Diagnosability under Weak Fairness

Germanos, Vasileios and Haar, Stefan and Khomenko, Victor and Schwoon, Stefan (2014) Diagnosability under Weak Fairness. In: 2014 14th International Conference on Application of Concurrency to System Design, 23-27 June 2014, Tunis La Marsa.


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In partially observed Petri nets, diagnosis is the
task of detecting whether or not the given sequence of
observed labels indicates that some unobservable fault
has occurred. Diagnosability is an associated property
of the Petri net, stating that in any possible execution an occurrence of a fault can eventually be diagnosed.
In this paper we consider diagnosability under the
weak fairness (WF) assumption, which intuitively states
that no transition from a given set can stay enabled forever — it must eventually either fire or be disabled. We show that a previous approach to WF-diagnosability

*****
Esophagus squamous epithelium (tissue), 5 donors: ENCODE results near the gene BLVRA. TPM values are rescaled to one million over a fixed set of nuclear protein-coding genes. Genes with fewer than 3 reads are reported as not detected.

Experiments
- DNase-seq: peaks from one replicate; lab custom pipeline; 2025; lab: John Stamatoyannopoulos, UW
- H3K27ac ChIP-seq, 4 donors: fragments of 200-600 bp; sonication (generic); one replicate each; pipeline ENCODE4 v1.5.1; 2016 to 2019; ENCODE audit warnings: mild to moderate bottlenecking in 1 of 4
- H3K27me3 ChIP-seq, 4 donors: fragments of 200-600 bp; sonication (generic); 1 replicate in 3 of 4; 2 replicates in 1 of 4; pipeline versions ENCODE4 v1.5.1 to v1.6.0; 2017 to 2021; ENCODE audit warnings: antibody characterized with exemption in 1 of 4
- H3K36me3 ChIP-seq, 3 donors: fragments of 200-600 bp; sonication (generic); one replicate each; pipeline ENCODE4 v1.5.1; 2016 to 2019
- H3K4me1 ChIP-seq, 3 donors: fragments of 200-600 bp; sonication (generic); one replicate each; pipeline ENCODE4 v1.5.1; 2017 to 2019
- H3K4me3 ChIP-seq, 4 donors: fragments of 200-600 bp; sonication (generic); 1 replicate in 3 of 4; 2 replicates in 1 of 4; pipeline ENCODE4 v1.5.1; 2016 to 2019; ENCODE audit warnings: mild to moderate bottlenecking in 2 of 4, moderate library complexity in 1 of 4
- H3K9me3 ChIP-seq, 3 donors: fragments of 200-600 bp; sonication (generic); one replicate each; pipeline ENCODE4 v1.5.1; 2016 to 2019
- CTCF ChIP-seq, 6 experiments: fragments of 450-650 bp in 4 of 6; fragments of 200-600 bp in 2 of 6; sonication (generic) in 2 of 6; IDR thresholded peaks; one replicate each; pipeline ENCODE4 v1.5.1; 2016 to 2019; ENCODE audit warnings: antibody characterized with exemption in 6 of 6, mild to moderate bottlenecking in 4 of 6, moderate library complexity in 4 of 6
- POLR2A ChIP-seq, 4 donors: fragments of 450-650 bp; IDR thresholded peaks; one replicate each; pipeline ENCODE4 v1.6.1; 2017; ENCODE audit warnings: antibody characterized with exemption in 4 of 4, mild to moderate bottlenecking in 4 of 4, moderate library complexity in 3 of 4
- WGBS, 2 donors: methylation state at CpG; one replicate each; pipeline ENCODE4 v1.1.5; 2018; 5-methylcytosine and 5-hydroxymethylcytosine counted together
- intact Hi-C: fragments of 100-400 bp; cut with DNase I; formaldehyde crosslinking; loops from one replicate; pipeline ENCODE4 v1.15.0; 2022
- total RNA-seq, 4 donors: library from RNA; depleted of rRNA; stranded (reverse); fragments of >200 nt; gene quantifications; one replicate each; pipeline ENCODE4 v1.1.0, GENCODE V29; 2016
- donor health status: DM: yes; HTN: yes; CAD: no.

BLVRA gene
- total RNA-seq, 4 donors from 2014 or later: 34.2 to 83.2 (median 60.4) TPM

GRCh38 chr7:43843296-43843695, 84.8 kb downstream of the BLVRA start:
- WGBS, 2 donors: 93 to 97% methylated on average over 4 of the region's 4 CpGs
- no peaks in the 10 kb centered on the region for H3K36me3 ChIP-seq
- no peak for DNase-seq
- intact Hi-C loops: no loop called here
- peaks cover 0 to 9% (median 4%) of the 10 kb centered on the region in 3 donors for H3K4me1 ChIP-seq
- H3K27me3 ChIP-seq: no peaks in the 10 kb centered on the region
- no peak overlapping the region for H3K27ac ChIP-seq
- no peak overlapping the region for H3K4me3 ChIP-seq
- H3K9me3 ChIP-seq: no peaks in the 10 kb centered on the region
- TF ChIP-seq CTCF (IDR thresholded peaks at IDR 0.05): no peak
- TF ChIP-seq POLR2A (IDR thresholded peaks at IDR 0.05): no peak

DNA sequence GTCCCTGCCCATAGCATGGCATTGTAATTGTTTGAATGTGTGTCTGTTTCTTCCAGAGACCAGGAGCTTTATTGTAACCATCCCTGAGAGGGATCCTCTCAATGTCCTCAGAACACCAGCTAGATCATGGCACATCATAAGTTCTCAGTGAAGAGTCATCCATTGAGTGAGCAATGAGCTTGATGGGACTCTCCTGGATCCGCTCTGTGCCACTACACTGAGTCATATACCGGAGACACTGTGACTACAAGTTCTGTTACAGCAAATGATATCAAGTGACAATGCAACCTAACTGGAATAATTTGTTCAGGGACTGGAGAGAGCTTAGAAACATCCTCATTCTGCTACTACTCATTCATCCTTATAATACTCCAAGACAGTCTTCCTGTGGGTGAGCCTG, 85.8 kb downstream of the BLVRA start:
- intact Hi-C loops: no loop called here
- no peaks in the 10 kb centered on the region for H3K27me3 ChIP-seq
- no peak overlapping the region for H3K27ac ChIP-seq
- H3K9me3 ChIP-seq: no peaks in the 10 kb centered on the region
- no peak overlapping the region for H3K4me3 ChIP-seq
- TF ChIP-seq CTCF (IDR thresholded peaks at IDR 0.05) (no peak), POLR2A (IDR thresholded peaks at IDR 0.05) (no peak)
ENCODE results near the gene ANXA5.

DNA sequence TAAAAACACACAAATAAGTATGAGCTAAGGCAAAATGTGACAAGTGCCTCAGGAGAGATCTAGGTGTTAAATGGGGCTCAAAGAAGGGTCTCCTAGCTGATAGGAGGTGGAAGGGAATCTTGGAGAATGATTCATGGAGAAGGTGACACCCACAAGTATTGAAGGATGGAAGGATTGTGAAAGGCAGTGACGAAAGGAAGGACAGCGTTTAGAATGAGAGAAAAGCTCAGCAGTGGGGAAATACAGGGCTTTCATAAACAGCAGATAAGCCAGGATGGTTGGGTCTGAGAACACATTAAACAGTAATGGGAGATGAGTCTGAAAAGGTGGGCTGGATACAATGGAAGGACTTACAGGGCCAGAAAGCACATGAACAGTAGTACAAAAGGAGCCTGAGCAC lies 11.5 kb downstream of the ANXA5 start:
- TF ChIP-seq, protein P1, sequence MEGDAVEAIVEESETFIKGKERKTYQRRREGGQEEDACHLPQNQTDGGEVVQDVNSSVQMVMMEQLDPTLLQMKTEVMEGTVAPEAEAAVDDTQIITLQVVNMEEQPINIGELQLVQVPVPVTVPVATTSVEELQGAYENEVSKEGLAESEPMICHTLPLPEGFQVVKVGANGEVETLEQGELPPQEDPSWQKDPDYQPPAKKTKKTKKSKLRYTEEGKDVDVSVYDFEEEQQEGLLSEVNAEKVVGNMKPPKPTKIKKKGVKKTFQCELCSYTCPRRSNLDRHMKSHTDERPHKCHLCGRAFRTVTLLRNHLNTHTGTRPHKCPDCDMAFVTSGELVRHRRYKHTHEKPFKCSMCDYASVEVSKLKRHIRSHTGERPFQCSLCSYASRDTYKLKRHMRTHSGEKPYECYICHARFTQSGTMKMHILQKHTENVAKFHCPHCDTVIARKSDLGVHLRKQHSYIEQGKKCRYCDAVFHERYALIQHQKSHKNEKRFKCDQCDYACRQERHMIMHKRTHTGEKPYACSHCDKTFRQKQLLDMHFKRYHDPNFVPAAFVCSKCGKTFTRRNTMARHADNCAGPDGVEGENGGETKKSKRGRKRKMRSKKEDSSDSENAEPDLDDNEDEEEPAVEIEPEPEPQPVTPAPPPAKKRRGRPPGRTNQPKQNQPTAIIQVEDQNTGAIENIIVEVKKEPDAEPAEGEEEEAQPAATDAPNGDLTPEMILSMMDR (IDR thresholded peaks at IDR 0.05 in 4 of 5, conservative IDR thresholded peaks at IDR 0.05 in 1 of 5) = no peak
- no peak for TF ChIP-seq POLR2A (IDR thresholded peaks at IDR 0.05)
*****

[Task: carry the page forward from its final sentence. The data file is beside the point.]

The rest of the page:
in the literature has a major flaw, and present a corrected notion. Moreover, we present an efficient method for verifying WF-diagnosability based on a reduction to LTL-X model checking. An important advantage of this method is that the LTL-X formula is fixed — in particular, the WF assumption does not have to be expressed as a part of it (which would make the formula length proportional to the size of the specification), but rather the ability of existing model checkers to handle weak fairness directly is exploited.

Item Type: Conference or Workshop Item (Paper)
Additional Information and Comments: "(c) 2014 IEEE. Personal use of this material is permitted. Permission from IEEE must be obtained for all other users, including reprinting/ republishing this material for advertising or promotional purposes, creating new collective works for resale or redistribution to servers or lists, or reuse of any copyrighted components of this work in other works." DOI: 10.1109/ACSD.2014.9
Faculty / Department: Faculty of Science > Mathematics and Computer Science
Depositing User: Vasileios Germanos
Date Deposited: 19 May 2016 11:39
Last Modified: 12 Sep 2016 10:27
URI: https://hira.hope.ac.uk/id/eprint/1337

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